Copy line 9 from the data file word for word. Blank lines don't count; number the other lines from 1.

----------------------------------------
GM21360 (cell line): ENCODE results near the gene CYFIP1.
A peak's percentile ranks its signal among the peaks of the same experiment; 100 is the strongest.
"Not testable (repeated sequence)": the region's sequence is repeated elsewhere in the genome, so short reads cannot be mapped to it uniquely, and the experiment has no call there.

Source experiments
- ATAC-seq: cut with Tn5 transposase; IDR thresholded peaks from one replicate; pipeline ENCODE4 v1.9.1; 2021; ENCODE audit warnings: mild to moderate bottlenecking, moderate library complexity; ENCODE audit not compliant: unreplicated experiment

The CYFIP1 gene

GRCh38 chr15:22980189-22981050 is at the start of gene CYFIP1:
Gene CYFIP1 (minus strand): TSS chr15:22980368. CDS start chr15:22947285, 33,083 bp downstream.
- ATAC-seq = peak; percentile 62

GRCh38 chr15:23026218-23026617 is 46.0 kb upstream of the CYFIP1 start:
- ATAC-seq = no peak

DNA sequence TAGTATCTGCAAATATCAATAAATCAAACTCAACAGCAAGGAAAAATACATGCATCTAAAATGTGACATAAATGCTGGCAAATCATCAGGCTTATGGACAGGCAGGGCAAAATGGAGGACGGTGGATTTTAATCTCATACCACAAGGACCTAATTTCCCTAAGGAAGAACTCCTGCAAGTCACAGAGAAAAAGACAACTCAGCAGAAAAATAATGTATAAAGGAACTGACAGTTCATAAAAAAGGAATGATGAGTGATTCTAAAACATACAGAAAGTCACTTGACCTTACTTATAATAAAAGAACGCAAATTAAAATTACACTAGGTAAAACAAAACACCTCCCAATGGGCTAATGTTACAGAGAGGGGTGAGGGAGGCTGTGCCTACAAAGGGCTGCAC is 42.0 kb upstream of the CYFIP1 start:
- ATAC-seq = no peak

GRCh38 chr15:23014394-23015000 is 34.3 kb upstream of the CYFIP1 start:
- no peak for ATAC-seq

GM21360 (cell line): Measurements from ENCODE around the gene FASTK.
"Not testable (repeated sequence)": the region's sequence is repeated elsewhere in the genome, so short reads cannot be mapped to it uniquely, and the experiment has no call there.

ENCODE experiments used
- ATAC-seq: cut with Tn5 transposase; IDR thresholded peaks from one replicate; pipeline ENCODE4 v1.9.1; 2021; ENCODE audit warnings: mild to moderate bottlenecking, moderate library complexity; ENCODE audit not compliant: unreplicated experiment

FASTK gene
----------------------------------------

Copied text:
- ATAC-seq = peak; percentile 62